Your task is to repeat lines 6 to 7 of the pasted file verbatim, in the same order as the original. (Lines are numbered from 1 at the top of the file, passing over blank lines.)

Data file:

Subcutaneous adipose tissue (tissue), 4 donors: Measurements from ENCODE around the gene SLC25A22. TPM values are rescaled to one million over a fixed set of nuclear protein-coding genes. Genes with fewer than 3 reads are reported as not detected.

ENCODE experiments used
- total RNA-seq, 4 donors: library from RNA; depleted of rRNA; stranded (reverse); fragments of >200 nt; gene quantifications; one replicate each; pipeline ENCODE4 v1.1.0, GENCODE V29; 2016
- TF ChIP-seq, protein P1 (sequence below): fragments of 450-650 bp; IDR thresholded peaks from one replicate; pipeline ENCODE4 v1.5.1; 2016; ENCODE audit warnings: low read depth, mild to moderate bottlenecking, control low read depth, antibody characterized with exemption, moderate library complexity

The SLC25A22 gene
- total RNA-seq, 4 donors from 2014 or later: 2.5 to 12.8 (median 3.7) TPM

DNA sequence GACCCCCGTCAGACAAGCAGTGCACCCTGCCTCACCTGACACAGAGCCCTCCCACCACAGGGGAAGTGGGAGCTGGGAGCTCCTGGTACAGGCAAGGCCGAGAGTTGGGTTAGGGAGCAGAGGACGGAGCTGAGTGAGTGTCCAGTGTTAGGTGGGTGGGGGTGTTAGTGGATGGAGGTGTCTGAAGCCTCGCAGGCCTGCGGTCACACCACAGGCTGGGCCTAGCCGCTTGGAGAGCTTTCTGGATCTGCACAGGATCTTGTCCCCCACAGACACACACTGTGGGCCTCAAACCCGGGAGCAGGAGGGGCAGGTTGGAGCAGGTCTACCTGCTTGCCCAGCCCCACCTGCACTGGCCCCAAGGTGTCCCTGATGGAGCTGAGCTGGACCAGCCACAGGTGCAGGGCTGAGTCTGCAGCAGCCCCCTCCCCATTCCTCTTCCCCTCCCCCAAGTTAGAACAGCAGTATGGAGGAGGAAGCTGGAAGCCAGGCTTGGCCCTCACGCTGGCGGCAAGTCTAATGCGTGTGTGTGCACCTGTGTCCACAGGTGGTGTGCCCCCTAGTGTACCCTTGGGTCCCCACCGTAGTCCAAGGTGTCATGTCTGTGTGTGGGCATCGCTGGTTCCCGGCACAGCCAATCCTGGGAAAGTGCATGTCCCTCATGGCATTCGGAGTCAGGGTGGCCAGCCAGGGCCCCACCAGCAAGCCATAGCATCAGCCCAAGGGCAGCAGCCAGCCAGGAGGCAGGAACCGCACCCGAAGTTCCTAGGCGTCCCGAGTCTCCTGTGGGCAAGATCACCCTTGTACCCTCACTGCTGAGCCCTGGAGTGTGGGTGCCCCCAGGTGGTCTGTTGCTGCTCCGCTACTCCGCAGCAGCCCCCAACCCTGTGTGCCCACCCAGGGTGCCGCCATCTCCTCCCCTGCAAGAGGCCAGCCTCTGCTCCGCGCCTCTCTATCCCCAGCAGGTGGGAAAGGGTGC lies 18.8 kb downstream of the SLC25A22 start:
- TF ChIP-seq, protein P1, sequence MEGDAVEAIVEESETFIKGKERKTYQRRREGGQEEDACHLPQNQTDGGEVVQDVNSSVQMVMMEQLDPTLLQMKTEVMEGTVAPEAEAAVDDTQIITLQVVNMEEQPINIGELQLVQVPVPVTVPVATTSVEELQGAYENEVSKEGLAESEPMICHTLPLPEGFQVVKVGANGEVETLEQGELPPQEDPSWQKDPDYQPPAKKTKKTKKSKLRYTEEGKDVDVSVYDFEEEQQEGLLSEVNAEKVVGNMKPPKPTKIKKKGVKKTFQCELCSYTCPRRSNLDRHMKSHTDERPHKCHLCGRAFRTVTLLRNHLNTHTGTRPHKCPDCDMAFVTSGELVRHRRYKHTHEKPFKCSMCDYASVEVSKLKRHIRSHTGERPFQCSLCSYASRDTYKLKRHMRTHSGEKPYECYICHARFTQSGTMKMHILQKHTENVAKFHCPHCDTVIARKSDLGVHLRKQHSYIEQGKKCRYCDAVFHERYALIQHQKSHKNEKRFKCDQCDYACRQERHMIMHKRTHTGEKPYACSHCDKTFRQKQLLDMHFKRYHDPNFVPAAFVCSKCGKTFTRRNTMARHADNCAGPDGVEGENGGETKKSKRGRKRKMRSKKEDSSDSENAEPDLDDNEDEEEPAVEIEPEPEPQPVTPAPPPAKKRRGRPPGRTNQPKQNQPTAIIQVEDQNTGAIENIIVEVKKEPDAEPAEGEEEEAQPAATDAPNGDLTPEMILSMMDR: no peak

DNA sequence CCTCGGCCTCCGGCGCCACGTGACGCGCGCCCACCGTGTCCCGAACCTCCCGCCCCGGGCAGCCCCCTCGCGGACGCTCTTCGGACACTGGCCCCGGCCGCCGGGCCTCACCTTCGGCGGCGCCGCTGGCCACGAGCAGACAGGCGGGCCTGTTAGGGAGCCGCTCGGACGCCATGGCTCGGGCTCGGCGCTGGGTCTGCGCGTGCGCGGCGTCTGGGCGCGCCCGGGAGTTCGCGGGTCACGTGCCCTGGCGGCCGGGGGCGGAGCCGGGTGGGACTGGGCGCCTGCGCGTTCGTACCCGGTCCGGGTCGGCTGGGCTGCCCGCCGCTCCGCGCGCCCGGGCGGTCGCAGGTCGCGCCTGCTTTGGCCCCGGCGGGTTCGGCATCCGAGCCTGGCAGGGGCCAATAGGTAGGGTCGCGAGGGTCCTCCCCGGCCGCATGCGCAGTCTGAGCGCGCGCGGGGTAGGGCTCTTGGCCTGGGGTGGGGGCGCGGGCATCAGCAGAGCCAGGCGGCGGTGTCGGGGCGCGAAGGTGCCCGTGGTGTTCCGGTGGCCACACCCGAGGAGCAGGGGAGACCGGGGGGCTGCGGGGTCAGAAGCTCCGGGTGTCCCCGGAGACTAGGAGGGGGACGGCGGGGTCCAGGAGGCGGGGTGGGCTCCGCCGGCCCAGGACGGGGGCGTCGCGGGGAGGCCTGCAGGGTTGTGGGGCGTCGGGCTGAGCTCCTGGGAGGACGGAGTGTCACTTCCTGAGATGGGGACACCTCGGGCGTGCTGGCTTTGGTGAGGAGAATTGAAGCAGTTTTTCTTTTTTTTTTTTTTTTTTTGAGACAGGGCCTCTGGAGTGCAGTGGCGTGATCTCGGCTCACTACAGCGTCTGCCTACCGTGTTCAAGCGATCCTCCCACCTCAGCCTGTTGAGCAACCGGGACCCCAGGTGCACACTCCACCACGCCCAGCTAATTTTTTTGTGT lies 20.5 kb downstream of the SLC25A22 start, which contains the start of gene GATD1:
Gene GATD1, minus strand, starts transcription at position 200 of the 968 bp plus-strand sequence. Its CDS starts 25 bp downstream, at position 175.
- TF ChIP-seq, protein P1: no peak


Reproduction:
- total RNA-seq, 4 donors from 2014 or later: 2.5 to 12.8 (median 3.7) TPM

DNA sequence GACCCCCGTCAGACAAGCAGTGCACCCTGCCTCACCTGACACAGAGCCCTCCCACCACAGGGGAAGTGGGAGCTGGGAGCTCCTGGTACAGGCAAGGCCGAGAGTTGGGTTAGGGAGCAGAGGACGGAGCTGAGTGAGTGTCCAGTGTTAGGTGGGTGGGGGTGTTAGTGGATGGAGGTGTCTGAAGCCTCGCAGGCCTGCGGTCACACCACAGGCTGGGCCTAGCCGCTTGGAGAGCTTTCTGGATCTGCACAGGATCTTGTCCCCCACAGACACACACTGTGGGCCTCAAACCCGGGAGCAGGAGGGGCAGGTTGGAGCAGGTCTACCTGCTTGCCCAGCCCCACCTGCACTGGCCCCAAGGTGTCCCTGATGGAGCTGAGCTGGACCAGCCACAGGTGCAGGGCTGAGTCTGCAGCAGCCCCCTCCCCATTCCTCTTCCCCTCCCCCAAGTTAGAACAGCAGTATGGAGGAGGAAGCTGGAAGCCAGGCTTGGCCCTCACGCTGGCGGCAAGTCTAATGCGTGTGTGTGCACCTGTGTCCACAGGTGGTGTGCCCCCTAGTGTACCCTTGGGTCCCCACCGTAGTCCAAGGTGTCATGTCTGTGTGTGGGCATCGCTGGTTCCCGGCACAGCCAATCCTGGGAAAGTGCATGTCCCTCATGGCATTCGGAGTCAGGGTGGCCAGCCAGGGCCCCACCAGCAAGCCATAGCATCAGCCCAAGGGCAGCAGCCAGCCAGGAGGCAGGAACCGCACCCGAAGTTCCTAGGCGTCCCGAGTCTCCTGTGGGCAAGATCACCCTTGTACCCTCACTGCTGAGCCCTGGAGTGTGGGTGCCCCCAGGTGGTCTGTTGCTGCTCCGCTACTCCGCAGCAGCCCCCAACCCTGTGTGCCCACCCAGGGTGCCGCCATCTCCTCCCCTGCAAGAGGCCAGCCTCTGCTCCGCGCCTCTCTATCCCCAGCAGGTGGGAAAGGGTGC lies 18.8 kb downstream of the SLC25A22 start: